Natto, avocado and tofu on Belgian endive チコリの納豆、豆腐とアボカドの乗せ

japanese cake

Sometimes, what we have dictates what I can make. I bought 4 avocados last weekend but all of them were now quite ripe. If I missed this moment of avocado perfection, they would become mushy, start developing blemishes in a hurry and guacamole would be inevitable. Of course, just nanoseconds before this moment, they were rock hard. In fact, two of them had passed into guacamole land. Another graced a sandwich for the next day’s lunch. I made this dish from the last avocado. I came up with this dish since I happened to have a small container of Otokomae tofu and frozen natto in the freezer. In addition, my wife, after many years of abstention, has now come around to eating natto.

This is a simple spur-of-the-moment quick dish. Did I tell you I also had Belgian endive? (which is called “Chikori” or chicory in Japan. Chicory in the U.S. usually means a root of this plant which is used as a coffee substitute or additives).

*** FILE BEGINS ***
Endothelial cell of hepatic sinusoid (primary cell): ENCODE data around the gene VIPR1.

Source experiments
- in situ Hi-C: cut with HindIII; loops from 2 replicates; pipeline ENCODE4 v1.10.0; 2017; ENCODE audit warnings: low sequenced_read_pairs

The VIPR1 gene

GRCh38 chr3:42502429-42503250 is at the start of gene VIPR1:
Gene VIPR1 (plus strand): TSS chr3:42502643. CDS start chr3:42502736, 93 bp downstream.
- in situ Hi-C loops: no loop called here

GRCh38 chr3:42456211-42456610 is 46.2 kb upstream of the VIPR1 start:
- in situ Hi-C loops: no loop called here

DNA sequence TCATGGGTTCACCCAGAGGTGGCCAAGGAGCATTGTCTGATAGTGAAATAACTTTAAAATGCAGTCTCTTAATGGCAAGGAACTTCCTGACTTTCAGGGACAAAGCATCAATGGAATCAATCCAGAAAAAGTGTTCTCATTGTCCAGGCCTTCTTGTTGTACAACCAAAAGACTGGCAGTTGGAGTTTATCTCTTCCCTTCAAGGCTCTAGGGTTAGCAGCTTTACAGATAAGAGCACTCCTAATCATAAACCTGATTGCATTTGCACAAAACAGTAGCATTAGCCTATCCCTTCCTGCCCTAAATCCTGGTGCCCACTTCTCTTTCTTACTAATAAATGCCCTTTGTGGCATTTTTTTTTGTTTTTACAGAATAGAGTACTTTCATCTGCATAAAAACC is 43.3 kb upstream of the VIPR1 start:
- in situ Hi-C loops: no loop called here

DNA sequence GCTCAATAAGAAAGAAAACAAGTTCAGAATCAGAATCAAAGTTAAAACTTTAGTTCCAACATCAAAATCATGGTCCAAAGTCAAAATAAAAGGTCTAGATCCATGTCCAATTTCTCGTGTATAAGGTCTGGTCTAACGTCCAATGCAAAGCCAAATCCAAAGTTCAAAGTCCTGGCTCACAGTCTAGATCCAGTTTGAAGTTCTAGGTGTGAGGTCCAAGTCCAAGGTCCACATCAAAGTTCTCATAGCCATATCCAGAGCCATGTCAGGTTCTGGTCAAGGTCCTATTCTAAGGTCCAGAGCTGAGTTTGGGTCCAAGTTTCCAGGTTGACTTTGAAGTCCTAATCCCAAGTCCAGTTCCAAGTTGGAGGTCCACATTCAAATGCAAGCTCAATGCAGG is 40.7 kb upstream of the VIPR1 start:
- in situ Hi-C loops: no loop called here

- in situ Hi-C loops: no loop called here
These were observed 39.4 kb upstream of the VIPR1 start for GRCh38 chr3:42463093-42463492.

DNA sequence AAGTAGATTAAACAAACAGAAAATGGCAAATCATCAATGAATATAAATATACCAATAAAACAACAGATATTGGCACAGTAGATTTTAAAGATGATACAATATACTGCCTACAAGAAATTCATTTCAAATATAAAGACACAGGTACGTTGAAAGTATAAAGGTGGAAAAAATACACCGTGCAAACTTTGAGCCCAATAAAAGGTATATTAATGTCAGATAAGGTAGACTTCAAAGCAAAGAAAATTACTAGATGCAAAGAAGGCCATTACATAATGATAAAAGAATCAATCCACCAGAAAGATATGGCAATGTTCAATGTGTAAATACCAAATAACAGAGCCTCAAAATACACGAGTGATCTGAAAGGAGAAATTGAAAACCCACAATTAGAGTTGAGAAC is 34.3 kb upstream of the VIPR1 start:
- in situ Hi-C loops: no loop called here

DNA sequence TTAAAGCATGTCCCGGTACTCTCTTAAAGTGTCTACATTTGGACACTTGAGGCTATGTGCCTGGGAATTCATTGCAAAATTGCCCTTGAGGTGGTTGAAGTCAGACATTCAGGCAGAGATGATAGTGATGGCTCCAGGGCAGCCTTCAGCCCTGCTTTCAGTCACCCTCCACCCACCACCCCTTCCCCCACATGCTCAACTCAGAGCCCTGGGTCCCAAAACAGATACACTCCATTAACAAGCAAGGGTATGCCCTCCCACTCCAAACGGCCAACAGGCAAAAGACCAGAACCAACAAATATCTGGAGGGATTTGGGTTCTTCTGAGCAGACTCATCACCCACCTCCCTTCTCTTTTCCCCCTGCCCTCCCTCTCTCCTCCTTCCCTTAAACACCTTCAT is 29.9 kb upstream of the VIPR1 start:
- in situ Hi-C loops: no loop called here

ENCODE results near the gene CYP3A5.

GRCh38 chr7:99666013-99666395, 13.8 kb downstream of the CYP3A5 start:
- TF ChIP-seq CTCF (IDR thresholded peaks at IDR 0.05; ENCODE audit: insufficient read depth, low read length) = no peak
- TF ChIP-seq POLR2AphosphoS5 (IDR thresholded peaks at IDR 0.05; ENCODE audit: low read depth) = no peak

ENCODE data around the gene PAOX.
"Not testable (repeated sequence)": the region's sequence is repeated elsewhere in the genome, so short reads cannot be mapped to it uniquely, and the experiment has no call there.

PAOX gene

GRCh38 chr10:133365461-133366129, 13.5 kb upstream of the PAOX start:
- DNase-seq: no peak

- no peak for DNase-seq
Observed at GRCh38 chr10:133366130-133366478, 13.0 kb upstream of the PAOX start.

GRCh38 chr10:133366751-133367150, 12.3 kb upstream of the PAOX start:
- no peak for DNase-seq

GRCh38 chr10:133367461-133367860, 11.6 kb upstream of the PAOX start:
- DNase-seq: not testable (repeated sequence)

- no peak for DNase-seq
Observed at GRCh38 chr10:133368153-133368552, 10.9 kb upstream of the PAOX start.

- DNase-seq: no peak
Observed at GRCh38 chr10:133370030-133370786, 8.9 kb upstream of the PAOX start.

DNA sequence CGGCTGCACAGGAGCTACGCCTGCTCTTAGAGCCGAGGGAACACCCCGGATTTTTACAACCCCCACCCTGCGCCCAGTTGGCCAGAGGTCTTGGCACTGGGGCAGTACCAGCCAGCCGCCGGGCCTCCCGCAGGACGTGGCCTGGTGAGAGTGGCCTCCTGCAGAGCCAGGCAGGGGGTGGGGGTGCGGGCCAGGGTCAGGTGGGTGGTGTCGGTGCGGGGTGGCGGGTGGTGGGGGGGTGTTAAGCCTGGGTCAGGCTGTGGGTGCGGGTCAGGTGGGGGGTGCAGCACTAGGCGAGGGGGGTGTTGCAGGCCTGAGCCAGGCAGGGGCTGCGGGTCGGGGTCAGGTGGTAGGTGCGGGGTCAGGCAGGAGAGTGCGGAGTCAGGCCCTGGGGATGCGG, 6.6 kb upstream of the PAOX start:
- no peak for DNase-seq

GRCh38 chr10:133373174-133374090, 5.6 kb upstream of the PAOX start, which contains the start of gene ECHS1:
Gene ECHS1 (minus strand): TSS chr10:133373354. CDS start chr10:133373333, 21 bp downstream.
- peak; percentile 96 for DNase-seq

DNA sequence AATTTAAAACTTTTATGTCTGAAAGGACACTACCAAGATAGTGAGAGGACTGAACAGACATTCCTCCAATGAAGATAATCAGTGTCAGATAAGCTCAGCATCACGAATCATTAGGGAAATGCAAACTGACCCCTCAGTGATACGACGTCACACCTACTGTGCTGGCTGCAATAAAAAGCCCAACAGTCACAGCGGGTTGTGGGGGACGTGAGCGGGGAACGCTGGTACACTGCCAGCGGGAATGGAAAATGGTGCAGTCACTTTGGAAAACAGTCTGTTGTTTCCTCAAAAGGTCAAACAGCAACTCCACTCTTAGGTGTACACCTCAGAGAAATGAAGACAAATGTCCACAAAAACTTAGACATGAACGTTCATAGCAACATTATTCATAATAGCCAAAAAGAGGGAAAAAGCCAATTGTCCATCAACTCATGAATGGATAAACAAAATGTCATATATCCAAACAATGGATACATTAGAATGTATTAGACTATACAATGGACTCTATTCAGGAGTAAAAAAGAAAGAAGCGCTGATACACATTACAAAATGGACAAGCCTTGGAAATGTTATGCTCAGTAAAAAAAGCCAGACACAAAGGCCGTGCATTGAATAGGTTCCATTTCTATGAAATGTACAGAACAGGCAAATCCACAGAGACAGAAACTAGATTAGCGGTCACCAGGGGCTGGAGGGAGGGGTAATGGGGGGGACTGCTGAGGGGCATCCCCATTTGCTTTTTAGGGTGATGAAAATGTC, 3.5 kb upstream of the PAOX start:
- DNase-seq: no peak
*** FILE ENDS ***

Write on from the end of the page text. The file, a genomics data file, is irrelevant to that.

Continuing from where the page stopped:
In any case, this is not a recipe. I just prepared nattou as usual using the seasoning liquid and mustard packets that came with the natto. I just added chopped scallion and mixed it using my nattou mixing contraption well. I removed the stone, skin and cubed the avocado and dressed it with lemon juice and placed the pieces on the endive leaves. I added a few small scoops of soft otokomae tofu and placed a dab of real wasabi on top. Just before eating, we sprinkled on soy sauce and mixed with a small spoon. We ate this with our fingers; picking up the endive leaves. (A word of advice: Start eating from the soft tip of the leaves, otherwise, the leaves will not hold the contents. You do not want to spill nattou on your shirt).

This is not bad at all. The combination of avocado, silken tofu, and nattou is remarkably good. With nattou, sake is the recommended libation.

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